PubDate: 2014-01-10
      Issue No: Vol. 3 (2014)
  • Nutritive Value and Health Benefit of Fermented Milks
    • Authors: Tanmay Hazra, Kamal Gandhi, Anamika Das
      Abstract: Fermented milk plays a very vital role in human civilization from ancient time. Fermented milk product is not only nutritionally superior but it has plenty of health benefits, though all the health benefit mechanisms of fermented milk is not known but in future fermented milk would be one of the substitute of medicine.
      PubDate: 2014-01-10
      Issue No: Vol. 3 (2014)
  • Modified Milk Fat and Its Applications in Food Products
    • Authors: Kamal Gandhi, Prabin Sarkar, Ashok Aghav, Anil Kumar, Darshan Lal
      Abstract: Natural fats have complex composition as they are composed of several fatty acids present primarily as triacylglycerols, which give fat highly diverse functional and nutritional properties. This complexity of fat provides opportunities for modifying themselves for different applications. The negative nutritional and physical image of the fat, especially certain saturated long chain fatty acids, trans-fats, cholesterol as well as poor spreadability and oxidative susceptibility has driven the development of technologies to produce modified fat with different physicochemical or nutritional properties. Modified fats have wide area of application. They can substitute the conventional costlier fats and can also be used in functional foods, as nutraceuticals. Moreover, one can use different fractions derived from single source of fat for different applications. Therefore, modification of fat can be considered as a tool which enhances the functionality and nutritional value of natural fats and broaden their area of application.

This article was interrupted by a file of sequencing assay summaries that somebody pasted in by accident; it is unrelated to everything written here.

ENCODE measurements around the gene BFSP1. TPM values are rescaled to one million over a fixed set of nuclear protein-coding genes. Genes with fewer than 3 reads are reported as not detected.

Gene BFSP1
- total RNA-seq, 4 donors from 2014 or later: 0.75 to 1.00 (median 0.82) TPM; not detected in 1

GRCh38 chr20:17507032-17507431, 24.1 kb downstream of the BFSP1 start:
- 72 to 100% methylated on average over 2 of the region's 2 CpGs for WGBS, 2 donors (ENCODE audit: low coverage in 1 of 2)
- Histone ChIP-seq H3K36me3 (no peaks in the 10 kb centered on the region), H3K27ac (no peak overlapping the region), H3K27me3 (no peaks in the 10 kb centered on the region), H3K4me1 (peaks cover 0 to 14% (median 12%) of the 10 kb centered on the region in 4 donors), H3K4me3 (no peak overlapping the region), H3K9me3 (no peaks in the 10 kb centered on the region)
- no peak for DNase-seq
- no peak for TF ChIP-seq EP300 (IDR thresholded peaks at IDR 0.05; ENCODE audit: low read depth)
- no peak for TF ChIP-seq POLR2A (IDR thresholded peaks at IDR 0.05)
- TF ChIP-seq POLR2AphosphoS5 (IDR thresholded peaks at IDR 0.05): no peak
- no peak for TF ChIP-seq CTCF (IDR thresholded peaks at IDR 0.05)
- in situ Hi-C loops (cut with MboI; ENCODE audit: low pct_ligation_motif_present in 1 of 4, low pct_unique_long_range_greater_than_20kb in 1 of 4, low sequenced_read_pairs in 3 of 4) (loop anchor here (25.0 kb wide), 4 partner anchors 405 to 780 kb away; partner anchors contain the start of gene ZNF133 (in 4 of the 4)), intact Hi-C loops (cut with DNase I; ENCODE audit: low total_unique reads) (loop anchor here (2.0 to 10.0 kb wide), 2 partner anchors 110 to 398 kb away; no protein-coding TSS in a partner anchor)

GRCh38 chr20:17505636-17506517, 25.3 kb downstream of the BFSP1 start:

PubDate: 2014-01-10
      Issue No: Vol. 3 (2014)
  • Effect of Prebiotics on Growth of the Selected Lactobacilli Culture
           Isolated from Dairy Products
    • Authors: Aarti Bhardwaj, Monica Puniya, K. P. S. Sangu, Sanjay Kumar, Tejpal Dhewa